Dr. William Allan Kritsonis, Dissertation Chair for Rebecca Duong, Dissertation Proposal Defense PPT.
A Study of the Factors Related tothe Academic Achievement of 8th GradeLimited Proficient StudentsIn A Major Urban School DistrictA Dissertation ProposalPresented byRebecca DuongDissertation CommitteeWilliam Allan Kritsonis, PhD., ChairDavid Herrington, PhD., MemberDonald R. Collins, PhD., MemberDr. Solomon Osho, Ph.D., MemberNovember 19, 2008
Proposal FormatI. IntroductionII. Background of the ProblemIII. Purpose of the StudyIV. Research QuestionsV. Review of LiteratureVI. Research Design
IntroductionNCLB legislation requires all students enrolled inpublic schools be proficient in Math and Reading by2014.In Texas, TAKS proficiency standards must be metby all groups including Hispanic LEP students, howwill schools be ready?
IntroductionIn Texas there is a increase of more than 55% ofHispanics making up the overall population ofmiddle school public school enrollment in 2007.(National Center for Education Statistics. 2007)Research stresses the importance of recognizing LEPstudents in middle school come with uniquestrengths, challenges, and needs.
Background of ProblemAdministrators and teachers face new challenges aschanging demographics have Texas educators andleaders finding new ways to implement federal andstate policies concerning LEP (Limited EnglishProficient) education (Gulla, 2003).
Background of the ProblemPublished studies and state reports in Texas discussthe implications of the increasing rate of illiteracy inthe Hispanic community due to dropout rates inmiddle and high school.According to Rumberger and Lamb (2003),“Understanding why students drop out of school is adifficult if not an impossible task because, as withother forms of educational achievement, it isinfluenced by an array of individual and institutionalfactors” (p. 147), factors which are school andindividual related.
Statement of the ProblemAs a result of the dropout rate of Hispanics, manyTexans are not fully able to participate in theemerging new economy because of limited literacyskills, limited English-speaking skills and a generalneed for other basic skills (Haynes, 1998; Jones,2001).There is a need to determine if 8thLEP Hispanicstudent’s perceptions of school factors and/orindividual factors may affect their academicachievement.
Purpose of the StudyThe study has a threefold purpose.First, its seeks to determine school factors that effectthe academic achievement of 8thgrade Hispanic LEPstudents.Second, it seeks to determine individual factors thateffect the academic achievement of 8thgrade HispanicLEP students.
Purpose of the Study (cont.)Finally, it seeks to identify how these identifiablefactors are perceived by Hispanic limited Englishproficient 8thgrade middle school students aspositively influencing their academic achievement.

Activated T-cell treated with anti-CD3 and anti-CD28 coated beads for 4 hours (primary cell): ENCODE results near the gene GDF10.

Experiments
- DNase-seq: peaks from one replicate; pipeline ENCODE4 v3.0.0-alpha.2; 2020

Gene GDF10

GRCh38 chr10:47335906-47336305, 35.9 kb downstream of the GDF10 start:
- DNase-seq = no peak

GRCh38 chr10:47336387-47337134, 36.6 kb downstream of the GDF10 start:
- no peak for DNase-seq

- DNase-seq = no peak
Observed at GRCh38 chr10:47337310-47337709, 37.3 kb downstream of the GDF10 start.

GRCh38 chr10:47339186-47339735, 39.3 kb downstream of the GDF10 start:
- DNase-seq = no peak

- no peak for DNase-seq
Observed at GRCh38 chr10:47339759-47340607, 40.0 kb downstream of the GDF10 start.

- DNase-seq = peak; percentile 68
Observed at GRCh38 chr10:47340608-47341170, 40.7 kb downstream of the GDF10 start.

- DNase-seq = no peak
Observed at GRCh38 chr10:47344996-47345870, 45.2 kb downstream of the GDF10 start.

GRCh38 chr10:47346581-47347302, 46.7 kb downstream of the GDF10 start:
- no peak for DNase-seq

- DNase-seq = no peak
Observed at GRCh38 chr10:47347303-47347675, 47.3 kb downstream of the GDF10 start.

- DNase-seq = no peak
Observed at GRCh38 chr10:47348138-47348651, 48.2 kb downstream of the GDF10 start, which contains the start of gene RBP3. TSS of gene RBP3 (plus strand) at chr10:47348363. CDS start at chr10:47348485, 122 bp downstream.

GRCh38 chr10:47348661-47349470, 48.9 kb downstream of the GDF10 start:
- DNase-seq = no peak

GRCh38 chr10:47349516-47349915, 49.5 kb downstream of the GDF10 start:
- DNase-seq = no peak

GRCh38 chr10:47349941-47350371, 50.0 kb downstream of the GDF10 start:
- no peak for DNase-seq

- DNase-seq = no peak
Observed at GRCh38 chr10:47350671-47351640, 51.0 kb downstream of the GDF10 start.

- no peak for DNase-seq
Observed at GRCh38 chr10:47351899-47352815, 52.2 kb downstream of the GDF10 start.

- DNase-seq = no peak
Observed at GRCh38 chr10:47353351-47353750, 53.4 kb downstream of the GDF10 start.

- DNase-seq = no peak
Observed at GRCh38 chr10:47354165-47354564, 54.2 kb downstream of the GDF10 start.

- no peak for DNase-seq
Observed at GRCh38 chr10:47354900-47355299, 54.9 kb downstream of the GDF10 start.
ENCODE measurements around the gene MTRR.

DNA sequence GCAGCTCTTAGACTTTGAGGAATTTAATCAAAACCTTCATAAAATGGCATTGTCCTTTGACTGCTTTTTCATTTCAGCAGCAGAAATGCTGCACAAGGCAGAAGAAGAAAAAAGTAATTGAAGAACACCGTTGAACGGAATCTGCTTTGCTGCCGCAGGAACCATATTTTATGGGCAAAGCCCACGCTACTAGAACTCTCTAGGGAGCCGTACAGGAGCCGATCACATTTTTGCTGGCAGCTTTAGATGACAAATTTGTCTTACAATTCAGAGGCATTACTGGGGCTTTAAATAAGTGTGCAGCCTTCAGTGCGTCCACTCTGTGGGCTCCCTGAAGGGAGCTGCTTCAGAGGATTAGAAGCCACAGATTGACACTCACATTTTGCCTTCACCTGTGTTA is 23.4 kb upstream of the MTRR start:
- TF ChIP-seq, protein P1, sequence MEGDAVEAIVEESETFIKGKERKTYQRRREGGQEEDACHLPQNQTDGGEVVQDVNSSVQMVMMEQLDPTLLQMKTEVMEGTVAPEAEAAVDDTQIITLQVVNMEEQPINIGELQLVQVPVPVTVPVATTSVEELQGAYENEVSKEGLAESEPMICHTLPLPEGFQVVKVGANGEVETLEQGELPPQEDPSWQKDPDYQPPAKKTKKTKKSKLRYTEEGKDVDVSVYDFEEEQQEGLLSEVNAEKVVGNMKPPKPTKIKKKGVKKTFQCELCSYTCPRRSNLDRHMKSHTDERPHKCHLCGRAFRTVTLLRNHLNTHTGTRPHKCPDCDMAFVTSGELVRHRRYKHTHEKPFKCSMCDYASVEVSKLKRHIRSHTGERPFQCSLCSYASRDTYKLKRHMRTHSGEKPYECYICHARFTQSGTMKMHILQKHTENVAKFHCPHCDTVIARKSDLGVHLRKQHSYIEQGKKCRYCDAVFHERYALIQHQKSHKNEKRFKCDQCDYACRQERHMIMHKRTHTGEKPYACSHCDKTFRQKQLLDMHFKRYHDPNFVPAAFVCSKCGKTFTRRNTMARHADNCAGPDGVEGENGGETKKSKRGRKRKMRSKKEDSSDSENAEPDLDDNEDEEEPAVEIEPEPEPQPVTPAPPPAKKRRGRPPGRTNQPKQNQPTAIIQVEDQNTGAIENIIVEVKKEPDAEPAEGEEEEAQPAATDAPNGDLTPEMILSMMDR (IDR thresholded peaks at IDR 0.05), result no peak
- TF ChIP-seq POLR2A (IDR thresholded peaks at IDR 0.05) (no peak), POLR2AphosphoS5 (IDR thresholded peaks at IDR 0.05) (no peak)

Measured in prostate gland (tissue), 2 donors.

Research Questions1. Is there a significant relationship between thestudents’ academic achievement and theirperceptions of the importance of a positive schoolclimate?2. Is there a significant relationship between thestudents’ academic achievement and theirperceptions of the importance of a positiveclassroom environment?
Research Questions (cont.)3. Is there a significant relationship of the students’academic achievement and their perceptions of theimportance of LEP instruction?4. Is there a significant relationship of the students’academic achievement and the students’ motivationto achieve?5. Is there a significant relationship of the students’academic achievement and the students’ socialgoals?
Research Questions (cont.)6. What is the relationship of the students’ academicachievement and the combined responses to theirperceptions of the importance of:– school climate– classroom environment– quality of LEP instruction– motivation to achieve– individual social goals
Research Questions (cont.)7. What relationships exist between the students’personal background and demographiccharacteristics and their perceptions of theimportance of:– school climate– classroom environment– quality LEP instruction– motivation to achieve– individual social goals
Null HypothesisH01: There is no statistically significant relationshipbetween the students’ academic achievement andtheir perceptions of the importance of a positiveschool climate as measured by the AcademicAchievement Survey .H02: There is no statistically significant relationshipbetween of the students’ academic achievement andtheir perceptions of the importance of a positiveclassroom environment as measured by the AcademicAchievement Survey .
Null HypothesisH03: There is no statistically significant relationship ofthe students’ academic achievement and theirperceptions of the importance of LEP instructionasmeasured by the Academic Achievement Survey .H04: There is no statistically significant relationship ofthe students’ academic achievement and the students’motivation to achieve as measured by the AcademicAchievement Survey .H05: There is no statistically significant relationship ofthe students’ academic achievement and thestudents’ social goals as measured by the AcademicAchievement Survey .
Null HypothesisH06: There is no statistically significant relationship ofthe students’ academic achievement and thecombined responses to their perceptions of theimportance of:school climateclassroom environmentquality of LEP instructionmotivation to achieveindividual social goals
Null HypothesisH07: There are no statistically significant relationshipsbetween the students’ personal background anddemographic characteristics and their perceptions ofthe importance of:school climateclassroom environmentquality of LEP instructionmotivation to achieve individual social goals
Theoretical Frame of ReferenceSchool ClimateResearchers have identified the following characteristics thatinfluence school climate: Safe and orderly environment (Murphy, 1989; Jones, 2001) Opportunities for student participation and leadership(Rumberger et al., 2000; Wynne, 1980) High expectations for students (Edmunds, 1979; Rumberger etal., 2000) Student-staff cohesion and support of differences (Wynne,1980; Martinez, 2001)